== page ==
On November 22, U.S. District Court Judge Dabney L. Friedrich ruled that the 30-year gaming compact between the state of Florida and the Seminole Tribe violates the Indian Gaming Regulatory Act (IGRA). With Friedrich’s decision, the entire compact, which promised billions in new revenues for the tribe and state, was invalidated.
The tribe didn’t miss a step. The next day, it continued to collect online wagers through its sports betting app and also filed a notice to appeal Friedrich’s ruling. In a court filing, Tribal Chairman Marcellus W. Osceola stated, “The tribe’s online sports betting authorized by the compact is now in operation, and is generating millions in revenue per week. The tribe is using these funds to pay back the development costs for its online sportsbook, make revenue-sharing payments to the state and fund important tribal programs.”
In his statement, Osceola noted the tribe has already made two $37.5 million revenue-sharing payments to the state under the compact and spent more than $25 million to develop the online sportsbook and hired more than 237 additional employees and vendors. He argued that the tribe “would be irreparably injured if it is required to cease online sports betting pending the outcome of an appeal,” by losing millions in revenue and jobs.
Under the compact signed by Governor Ron DeSantis and approved by the Florida legislature and Secretary of the Department of the Interior Deb Haaland, the Seminoles agreed to pay the state at least $2.5 billion over the first five years. In return, the tribe would have exclusive control over sports betting in the state and would be allowed to offer roulette and craps at its casinos, which is no longer the case.
Friedrich said the compact violates an IGRA provision that any state-sanctioned gambling must literally occur on tribal land. The state contends that, since wagers are processed through a server based on tribal property, then sports betting is in fact taking place on Indian land and is not an expansion of gambling.
Friedrich said that claim is a “fiction.” She said the so-called hub-and-spoke model for sports betting was an attempt to get around the limitations of the Florida constitution; voters approved a constitutional amendment in 2018 giving them exclusive rights to approve expanded gambling outside of a tribal compact.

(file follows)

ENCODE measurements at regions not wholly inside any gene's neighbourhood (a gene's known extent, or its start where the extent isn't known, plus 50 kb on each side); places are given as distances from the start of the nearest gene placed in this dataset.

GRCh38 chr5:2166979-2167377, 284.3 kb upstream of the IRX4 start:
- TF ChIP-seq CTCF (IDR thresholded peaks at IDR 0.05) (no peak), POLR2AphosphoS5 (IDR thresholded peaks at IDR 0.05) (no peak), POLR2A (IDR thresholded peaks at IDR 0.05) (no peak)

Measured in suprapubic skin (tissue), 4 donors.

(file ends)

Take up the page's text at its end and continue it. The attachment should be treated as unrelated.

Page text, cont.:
She concluded that the Florida constitution “provides that the state may expand sports betting only through a citizen’s initiative or an IGRA gaming compact. And because no citizens’ initiative has approved online sports betting, such betting can be lawful in Florida only if it is authorized by a gaming compact.’’
In conclusion, she wrote, “The appropriate remedy is to vacate the compact.”
John Sowinski, executive director of No Casinos, a group that backed the constitutional amendment, said, “This ruling says what should’ve been obvious to everyone from the beginning, that Florida’s constitution gives only Florida voters, not politicians in Tallahassee and Washington, the power to expand gambling in our state.’’
Friedrich ordered the state “to reinstate the tribe’s prior gaming compact, which took effect in 2010.” She suggested DeSantis and the tribe “may agree to a new compact, with the secretary’s approval, that allows online gaming solely on Indian lands. Alternatively, Florida citizens may authorize such betting across their state through a citizens’ initiative.”
Three such initiatives, including a petition drive financed by FanDuel and DraftKings, currently are underway and attempting to collect the nearly 900,000 petition signatures needed to appear on the 2022 ballot.
The lawsuit, which named Haaland but not DeSantis or the state of Florida, was filed by West Flagler Associates, the Bonita-Fort Myers Corporation and the Havenick family that own Magic City Casino and Bonita Springs Poker Room parimutuels. Another lawsuit was filed by a group of plaintiffs including No Casinos supporters and Miami businessmen Armando Codina and Norman Braman, who helped finance the 2018 constitutional amendment giving voters exclusive rights to approve any gambling expansion om the state. Codina, a real estate developer, said, “I think this is a big victory. I couldn’t ask for more.’’
For the parimutuels, the judge’s decision to invalidate the entire compact also cancelled a provision allowing them to partner with the Seminole Tribe to operate online sports betting. In October, the tribe announced it had reached agreements with the several parimutuels to place sports-betting kiosks in their facilities and receive up to 40 percent of the revenue generated from them. But West Flagler argued despite the revenue-sharing option, any such agreement would require substantial upfront investments and significantly impact their existing gambling operation.
Hamish Hume, counsel for the Havenick family properties, said the compact “sought to give the Seminoles a monopoly on offering online sports gaming anywhere in the state, while making the same conduct a felony when conducted by anyone else. That violated federal law in numerous ways and we are very pleased with the Court’s thorough and well-reasoned decision.”
The Justice Department, which represented Interior in the case before Friedrich, argued Florida had come up with a “permissible hybrid approach” that was not explicitly prohibited. DOJ is expected to appeal Friedrich’s ruling and request that online gambling continue through the final outcome of the case.
DeSantis acknowledged that the hub-and-spoke model was “an unsettled legal issue. We anticipated that this could happen.”
His Press Secretary Christina Pushaw said, “We are reviewing the court’s perplexing ruling, which certainly contains appealable issues. Because neither the Seminole Tribe nor the state of Florida are parties to the case, it is unclear what if any immediate impact the ruling has in Florida. We look forward to working with the tribe to ensure the future success of the compact.”